Article Text

Download PDFPDF
405 Analysis of BRCA1 and BRCA2 information provision online
  1. Tamar A Gootzen1,
  2. Ashwin Kalra1,2,
  3. Katrina Sarig1,
  4. Monika Sobocan1,3,
  5. Samuel Oxley1,2,
  6. Nina Dworschak1,
  7. Ariadni Georgiannakis1,
  8. Sevasti Glynou1,
  9. Angeliki Taniskidi1,
  10. Xia Wei1,4,
  11. Subhasheenee Ganesan1,2,
  12. Ros Eeles5,
  13. Gareth R Evans6,
  14. Michelle Ferris7,
  15. Caitlin T Fierheller1 and
  16. Ranjit Manchanda1,4,8,9
  1. 1Queen Mary University of London, London, UK
  2. 2Barts Health NHS Trust, London, UK
  3. 3University of Maribor, Maribor, Slovenia
  4. 4London School of Hygiene and Tropical Medicine, London, UK
  5. 5The Institute of Cancer Research, and Royal Marsden NHS Foundation Trust, London, UK
  6. 6University of Manchester, Manchester, UK
  7. 7Lane End Medical Practice, London, UK
  8. 8Barts and the Royal London Hospital, London, UK
  9. 9University College London, London, UK


Introduction/Background There is increasing availability, accessibility and awareness of BRCA1/BRCA2 genetic-testing. Recently population-based BRCA1/2 genetic-testing is available for UK Jewish individuals. Most UK individuals use the internet for health information, but the provision, extent and quality of information on BRCA1/BRCA2 online is currently unknown. This study aims to evaluate the online provision of BRCA1/BRCA2 information by UK organisations (UKO), UK Jewish-community organisations (JCO), and genetic-testing providers (GTP).

Methodology Google searches for UKOs/JCOs/GTPs offering BRCA1/BRCA2 information were performed using sets of relevant keywords. For each search, organisations from the first 100 hits were assessed and categorised into UKOs, JCOs, and GTPs. Additional JCOs were identified through community organisation lists. All organisations’ websites were reviewed for BRCA-information using customised questionnaires relevant to people seeking information, considering BRCA-testing and/or risk management. Information provision was assessed for five important domains: ‘accessibility’, ‘scope’, ‘depth’, ‘accuracy’ using a bespoke customised tool; and ‘quality’, using the validated DISCERN questionnaire. These five domains were combined to provide a score (maximum score=5).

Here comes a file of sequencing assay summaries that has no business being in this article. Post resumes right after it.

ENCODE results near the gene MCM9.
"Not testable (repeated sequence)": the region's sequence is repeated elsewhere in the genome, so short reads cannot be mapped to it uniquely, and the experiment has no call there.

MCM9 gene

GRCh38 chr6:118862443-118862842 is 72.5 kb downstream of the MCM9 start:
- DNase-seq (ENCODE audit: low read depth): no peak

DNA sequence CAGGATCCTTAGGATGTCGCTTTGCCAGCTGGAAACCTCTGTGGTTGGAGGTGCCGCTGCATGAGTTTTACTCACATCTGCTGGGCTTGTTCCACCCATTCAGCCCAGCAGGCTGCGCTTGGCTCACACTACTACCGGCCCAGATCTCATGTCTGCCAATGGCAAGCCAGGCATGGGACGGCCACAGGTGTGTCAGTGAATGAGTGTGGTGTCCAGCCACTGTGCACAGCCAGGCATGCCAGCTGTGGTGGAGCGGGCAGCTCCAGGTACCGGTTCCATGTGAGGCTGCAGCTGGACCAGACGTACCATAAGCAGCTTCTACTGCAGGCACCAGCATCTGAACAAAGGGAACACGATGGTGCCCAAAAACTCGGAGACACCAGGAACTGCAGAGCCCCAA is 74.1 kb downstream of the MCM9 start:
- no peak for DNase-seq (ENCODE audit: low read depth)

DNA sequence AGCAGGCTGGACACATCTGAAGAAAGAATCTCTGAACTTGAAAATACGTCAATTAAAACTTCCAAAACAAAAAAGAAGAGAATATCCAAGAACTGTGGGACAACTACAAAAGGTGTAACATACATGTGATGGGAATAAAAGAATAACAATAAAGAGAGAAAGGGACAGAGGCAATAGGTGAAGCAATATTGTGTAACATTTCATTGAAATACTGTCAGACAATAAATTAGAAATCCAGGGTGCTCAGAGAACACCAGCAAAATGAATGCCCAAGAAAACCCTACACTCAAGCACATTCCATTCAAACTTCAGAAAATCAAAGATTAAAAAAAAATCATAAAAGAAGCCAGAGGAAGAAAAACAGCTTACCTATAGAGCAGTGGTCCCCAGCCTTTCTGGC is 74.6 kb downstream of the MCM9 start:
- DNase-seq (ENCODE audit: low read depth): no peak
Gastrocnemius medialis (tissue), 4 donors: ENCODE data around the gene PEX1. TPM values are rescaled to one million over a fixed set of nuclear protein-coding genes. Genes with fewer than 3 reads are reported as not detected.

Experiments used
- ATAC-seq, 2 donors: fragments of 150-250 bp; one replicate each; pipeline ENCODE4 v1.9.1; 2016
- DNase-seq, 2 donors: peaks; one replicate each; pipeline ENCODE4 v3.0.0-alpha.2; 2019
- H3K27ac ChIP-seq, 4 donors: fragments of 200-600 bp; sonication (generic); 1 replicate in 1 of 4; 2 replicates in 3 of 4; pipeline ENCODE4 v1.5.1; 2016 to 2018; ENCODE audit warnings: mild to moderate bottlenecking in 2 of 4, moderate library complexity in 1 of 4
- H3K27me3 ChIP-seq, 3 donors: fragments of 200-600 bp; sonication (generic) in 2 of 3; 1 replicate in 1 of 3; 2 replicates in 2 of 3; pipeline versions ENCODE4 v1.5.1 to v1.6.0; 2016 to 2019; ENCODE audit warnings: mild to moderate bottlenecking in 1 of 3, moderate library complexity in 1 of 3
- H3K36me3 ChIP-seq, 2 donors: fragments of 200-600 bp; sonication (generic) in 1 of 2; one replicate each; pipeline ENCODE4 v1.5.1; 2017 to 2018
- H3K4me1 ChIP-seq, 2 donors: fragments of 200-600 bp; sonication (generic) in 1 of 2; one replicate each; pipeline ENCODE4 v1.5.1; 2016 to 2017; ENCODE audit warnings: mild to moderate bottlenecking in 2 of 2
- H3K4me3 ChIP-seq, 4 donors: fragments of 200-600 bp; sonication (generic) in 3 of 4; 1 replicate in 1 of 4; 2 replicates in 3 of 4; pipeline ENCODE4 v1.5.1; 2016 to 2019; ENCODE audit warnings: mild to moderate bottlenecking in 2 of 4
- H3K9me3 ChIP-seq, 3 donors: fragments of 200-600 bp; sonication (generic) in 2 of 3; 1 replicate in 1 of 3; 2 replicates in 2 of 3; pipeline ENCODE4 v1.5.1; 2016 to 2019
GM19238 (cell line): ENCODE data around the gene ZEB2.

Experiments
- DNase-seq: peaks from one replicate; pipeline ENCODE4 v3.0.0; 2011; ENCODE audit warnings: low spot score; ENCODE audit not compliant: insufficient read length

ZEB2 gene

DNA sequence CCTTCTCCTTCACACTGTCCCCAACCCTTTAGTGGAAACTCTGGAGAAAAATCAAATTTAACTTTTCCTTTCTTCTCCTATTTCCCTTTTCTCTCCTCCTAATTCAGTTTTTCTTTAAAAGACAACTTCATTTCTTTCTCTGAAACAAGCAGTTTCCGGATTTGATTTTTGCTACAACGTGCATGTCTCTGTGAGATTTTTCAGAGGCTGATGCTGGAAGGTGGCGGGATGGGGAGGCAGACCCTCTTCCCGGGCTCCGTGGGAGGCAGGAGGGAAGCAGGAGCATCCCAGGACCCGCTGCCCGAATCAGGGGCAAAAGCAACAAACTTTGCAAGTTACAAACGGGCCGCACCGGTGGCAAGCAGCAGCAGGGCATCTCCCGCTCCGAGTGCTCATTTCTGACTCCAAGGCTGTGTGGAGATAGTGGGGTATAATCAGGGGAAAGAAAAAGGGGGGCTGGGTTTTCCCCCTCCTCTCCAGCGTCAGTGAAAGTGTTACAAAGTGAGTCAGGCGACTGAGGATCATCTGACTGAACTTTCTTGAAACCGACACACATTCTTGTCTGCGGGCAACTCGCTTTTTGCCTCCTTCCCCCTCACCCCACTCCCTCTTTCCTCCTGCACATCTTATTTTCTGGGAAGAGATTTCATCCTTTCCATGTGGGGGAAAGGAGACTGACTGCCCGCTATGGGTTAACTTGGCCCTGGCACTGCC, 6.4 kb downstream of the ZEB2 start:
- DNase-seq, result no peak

Results 6856 search results were screened for websites expected to provide BRCA information, identifying 80 UKOs, 41 JCOs, and 18 GTPs. 56% UKOs, 39% JCOs, and 100% GTPs provided BRCA information. BRCA1/BRCA2 association with BC and/or OC was mentioned in 78% (62/79) of websites, but only 34%(27/79) mention at least one of the additional associated cancers: pancreatic, prostate, and/or melanoma. Inheritance pattern for BRCA1/BRCA2 variants was not explained by 75%(59/79) of websites. Overall information provision, assessed by combining scores of all categories, was low-to-moderate with median-scores of 2.1(IQR=1), 1.6(IQR=0.9), and 2.3(IQR=1) for UKOs, JCOs, and GTPs respectively. Only 11%(9/79) scored >3.5, indicating accessible, accurate, high-quality information.

Conclusion There is overall scarcity of high-quality BRCA-information online. These findings have implications for counselling and for individuals considering testing, and also for those who produce BRCA information online.

Disclosures SO and RM declare funding from the RoseTrees trust outside this work. RM declares research funding from the British Gynaecological Cancer Society, Barts & the London Charity, Eve Appeal and Yorkshire Cancer Research outside this work, an honorarium for grant review from Israel National Institute for Health Policy Research and honorarium for advisory board membership from Astrazeneca/MSD/EGL/GSK. RM is supported by an NHS Innovation Accelerator (NIA) Fellowship for population testing. AK declares funding from Barts Charity outside this work. The other authors declare no conflict of interest.

Statistics from

Request Permissions

If you wish to reuse any or all of this article please use the link below which will take you to the Copyright Clearance Center’s RightsLink service. You will be able to get a quick price and instant permission to reuse the content in many different ways.